Google's New AI System Unscrambles Pixelated Faces

Google’s neural networks have achieved the dream of CSI (Crime Scene Investigation) viewers everywhere: the company has revealed a new AI system capable of “enhancing” an eight-pixel square image, increasing the resolution 16-fold and effectively restoring lost data.

The neural network could be used to increase the resolution of blurred or pixelated faces, in a way previously thought impossible; a similar system was demonstrated for enhancing images of bedrooms, again creating a 32x32 pixel image from an 8x8 one.

Google’s researchers describe the neural network as “hallucinating” the extra information. The system was trained by being shown innumerable images of faces, so that it learns typical facial features. A second portion of the system, meanwhile, focuses on comparing 8x8 pixel images with all the possible 32x32 pixel images they could be shrunken versions of.

The two networks working in harmony effectively redraw their best guess of what the original facial image would be. The system allows for a huge improvement over old-fashioned methods of up-sampling: where an older system might simply look at a block of red in the middle of a face, make it 16 times bigger and blur the edges, Google’s system is capable of recognising it is likely to be a pair of lips, and draw the image accordingly.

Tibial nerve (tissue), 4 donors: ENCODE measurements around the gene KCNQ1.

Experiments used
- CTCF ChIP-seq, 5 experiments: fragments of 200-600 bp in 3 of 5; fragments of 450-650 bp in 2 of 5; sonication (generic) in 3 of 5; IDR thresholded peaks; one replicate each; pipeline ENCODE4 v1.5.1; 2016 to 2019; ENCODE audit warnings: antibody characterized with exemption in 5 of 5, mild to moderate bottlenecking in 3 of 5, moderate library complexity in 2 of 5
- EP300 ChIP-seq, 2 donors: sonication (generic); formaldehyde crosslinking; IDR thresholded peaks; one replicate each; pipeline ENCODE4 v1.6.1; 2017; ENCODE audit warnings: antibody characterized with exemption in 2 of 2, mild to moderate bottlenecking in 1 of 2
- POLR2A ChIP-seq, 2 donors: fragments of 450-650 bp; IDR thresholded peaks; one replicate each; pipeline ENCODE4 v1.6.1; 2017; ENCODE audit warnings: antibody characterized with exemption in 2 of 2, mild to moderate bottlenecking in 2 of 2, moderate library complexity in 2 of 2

Of course, the system isn’t capable of magic. While it can make educated guesses based on knowledge of what faces generally look like, it sometimes won’t have enough information to redraw a face that is recognisably the same person as the original image. And sometimes it just plain screws up, creating inhuman monstrosities. Nonetheless, the system works well enough to fool people around 10% of the time, for images of faces.

Running the same system on pictures of bedrooms is even better: test subjects were unable to correctly pick the original image almost 30% of the time. A score of 50% would indicate the system was creating images indistinguishable from reality.

Although this system exists at the extreme end of image manipulation, neural networks have also presented promising results for more conventional compression purposes. In January, Google announced it would use a machine learning-based approach to compress images on Google+ four-fold, saving users bandwidth by limiting the amount of information that needs to be sent.

The system then makes the same sort of educated guesses about what information lies “between” the pixels to increase the resolution of the final picture.

Guardian

 

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